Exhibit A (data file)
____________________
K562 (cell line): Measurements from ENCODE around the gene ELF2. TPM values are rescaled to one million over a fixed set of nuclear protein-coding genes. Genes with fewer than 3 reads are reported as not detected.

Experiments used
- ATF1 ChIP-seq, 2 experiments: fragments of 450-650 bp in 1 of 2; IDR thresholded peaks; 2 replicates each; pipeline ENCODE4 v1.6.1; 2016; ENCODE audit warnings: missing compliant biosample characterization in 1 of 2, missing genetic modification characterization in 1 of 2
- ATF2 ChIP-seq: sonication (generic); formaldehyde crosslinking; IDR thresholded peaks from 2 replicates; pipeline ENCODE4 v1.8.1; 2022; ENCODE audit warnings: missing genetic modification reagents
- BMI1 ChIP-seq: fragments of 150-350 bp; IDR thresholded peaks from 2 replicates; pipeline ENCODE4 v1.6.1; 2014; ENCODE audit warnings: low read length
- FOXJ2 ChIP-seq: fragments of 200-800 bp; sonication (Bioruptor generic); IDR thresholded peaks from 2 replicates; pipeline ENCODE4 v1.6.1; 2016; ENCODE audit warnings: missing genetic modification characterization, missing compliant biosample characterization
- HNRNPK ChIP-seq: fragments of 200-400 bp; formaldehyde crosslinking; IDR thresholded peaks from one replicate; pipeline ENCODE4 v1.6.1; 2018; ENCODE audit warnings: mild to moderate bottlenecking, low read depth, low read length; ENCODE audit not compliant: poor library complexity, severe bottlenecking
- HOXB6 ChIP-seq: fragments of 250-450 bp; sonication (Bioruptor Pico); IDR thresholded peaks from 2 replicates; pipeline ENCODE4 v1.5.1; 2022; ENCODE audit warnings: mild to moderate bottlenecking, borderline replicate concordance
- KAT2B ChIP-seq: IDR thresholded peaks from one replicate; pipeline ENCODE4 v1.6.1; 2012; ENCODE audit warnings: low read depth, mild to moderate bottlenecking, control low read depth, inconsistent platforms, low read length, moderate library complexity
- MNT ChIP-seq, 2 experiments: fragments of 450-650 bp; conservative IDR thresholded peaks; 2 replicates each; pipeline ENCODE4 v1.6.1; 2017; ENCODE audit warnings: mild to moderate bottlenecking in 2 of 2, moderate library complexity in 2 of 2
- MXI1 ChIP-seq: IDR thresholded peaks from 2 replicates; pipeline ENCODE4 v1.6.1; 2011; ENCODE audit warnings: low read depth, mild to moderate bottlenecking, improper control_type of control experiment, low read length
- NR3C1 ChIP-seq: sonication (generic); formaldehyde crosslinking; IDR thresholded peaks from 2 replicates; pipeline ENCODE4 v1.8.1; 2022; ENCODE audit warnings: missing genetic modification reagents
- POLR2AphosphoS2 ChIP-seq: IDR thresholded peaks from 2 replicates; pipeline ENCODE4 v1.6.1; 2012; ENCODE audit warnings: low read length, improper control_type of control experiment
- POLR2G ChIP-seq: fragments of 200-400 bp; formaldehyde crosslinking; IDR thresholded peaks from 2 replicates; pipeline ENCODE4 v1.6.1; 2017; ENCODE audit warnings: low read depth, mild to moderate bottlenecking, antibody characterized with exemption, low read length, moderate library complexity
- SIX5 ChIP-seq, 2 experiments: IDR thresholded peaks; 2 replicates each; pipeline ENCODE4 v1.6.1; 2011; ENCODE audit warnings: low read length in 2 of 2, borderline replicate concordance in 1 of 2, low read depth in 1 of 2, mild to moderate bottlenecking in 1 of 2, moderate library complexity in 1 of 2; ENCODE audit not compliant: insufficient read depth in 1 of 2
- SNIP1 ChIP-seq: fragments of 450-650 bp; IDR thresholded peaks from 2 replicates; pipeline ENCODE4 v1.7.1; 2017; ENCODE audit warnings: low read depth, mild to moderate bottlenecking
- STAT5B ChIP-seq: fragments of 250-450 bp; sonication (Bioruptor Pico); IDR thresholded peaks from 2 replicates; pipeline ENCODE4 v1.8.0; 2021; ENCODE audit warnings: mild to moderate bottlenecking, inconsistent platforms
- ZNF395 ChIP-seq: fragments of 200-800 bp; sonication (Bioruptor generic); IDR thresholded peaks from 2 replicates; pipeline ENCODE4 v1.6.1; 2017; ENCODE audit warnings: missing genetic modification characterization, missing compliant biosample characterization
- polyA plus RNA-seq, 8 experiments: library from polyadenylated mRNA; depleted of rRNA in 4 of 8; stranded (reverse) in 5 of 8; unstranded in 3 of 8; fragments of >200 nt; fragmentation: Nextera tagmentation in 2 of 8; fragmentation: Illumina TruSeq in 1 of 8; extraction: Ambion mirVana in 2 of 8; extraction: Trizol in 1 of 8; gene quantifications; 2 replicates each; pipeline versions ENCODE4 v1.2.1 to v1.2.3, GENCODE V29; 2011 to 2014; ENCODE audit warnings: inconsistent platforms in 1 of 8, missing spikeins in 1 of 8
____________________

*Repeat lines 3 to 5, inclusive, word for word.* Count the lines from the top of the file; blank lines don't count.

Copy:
- ATF1 ChIP-seq, 2 experiments: fragments of 450-650 bp in 1 of 2; IDR thresholded peaks; 2 replicates each; pipeline ENCODE4 v1.6.1; 2016; ENCODE audit warnings: missing compliant biosample characterization in 1 of 2, missing genetic modification characterization in 1 of 2
- ATF2 ChIP-seq: sonication (generic); formaldehyde crosslinking; IDR thresholded peaks from 2 replicates; pipeline ENCODE4 v1.8.1; 2022; ENCODE audit warnings: missing genetic modification reagents
- BMI1 ChIP-seq: fragments of 150-350 bp; IDR thresholded peaks from 2 replicates; pipeline ENCODE4 v1.6.1; 2014; ENCODE audit warnings: low read length